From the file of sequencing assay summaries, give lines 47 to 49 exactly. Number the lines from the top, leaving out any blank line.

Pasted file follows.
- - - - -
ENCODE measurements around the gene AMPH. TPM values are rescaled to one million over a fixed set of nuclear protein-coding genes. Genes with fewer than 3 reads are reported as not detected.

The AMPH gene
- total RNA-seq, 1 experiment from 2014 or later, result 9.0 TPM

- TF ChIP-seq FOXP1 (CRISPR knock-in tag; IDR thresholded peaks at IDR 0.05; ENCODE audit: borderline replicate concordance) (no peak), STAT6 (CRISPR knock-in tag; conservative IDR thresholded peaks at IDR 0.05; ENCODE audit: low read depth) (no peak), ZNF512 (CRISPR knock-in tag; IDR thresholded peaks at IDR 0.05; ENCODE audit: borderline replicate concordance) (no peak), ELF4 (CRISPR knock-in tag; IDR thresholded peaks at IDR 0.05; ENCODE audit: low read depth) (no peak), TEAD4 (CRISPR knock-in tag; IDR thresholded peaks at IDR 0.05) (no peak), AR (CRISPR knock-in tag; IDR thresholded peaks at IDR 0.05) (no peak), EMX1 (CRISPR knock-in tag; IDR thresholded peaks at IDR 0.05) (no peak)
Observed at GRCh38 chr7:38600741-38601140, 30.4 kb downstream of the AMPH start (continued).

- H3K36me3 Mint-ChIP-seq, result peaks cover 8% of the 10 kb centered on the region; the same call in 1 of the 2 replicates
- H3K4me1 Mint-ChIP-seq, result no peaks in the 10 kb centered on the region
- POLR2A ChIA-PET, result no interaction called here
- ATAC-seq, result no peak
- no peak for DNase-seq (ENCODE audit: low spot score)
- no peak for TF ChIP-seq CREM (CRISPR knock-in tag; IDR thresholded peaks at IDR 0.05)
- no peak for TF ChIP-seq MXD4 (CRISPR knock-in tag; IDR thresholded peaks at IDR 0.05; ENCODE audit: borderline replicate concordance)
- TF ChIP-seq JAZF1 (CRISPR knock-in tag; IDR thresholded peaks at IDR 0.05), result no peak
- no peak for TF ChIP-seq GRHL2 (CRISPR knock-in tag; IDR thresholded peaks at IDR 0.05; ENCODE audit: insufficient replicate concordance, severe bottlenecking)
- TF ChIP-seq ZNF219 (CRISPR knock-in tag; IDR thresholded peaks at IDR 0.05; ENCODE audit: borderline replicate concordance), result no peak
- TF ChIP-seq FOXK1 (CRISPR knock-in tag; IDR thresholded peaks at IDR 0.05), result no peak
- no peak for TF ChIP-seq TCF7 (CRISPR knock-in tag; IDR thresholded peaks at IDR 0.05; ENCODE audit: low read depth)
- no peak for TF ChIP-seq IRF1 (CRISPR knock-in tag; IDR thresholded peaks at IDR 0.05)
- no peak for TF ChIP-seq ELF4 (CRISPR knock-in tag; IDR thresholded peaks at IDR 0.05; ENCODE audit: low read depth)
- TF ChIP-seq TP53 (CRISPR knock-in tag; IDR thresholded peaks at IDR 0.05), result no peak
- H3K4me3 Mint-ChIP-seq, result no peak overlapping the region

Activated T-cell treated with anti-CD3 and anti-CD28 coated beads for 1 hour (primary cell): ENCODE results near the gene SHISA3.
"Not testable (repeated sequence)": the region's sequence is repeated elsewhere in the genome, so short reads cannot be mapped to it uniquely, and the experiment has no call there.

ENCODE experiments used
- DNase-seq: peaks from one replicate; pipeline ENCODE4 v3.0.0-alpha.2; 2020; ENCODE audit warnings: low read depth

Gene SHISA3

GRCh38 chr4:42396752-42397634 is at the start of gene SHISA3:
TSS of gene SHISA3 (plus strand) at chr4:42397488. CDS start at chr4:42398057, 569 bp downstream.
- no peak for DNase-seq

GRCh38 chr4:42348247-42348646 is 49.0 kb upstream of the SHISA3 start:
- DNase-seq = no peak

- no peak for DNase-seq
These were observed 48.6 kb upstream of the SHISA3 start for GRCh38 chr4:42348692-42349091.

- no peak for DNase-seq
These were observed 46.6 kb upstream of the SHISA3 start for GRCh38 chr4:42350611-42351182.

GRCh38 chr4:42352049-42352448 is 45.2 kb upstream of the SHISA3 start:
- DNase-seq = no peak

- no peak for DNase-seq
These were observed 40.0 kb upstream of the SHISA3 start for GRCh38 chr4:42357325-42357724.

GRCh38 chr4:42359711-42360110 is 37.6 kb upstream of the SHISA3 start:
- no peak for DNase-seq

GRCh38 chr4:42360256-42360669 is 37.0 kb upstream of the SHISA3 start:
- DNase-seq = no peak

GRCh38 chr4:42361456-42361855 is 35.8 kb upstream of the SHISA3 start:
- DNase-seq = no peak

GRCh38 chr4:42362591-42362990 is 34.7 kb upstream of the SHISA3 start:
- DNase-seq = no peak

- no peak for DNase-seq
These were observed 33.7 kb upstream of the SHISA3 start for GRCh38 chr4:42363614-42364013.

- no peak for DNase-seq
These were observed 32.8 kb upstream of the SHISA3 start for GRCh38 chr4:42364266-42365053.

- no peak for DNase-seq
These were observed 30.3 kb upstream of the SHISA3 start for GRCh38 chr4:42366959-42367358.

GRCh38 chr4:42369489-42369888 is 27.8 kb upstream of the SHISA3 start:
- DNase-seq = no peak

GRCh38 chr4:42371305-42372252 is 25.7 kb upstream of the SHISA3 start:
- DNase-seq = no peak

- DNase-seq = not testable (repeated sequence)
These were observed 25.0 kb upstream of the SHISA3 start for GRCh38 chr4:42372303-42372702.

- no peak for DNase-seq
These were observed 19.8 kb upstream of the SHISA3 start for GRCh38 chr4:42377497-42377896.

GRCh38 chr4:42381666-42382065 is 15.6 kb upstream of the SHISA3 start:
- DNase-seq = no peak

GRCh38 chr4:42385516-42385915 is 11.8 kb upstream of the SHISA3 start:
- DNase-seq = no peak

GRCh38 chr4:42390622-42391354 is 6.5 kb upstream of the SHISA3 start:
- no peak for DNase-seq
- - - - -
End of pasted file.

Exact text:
- DNase-seq = no peak

- no peak for DNase-seq
These were observed 33.7 kb upstream of the SHISA3 start for GRCh38 chr4:42363614-42364013.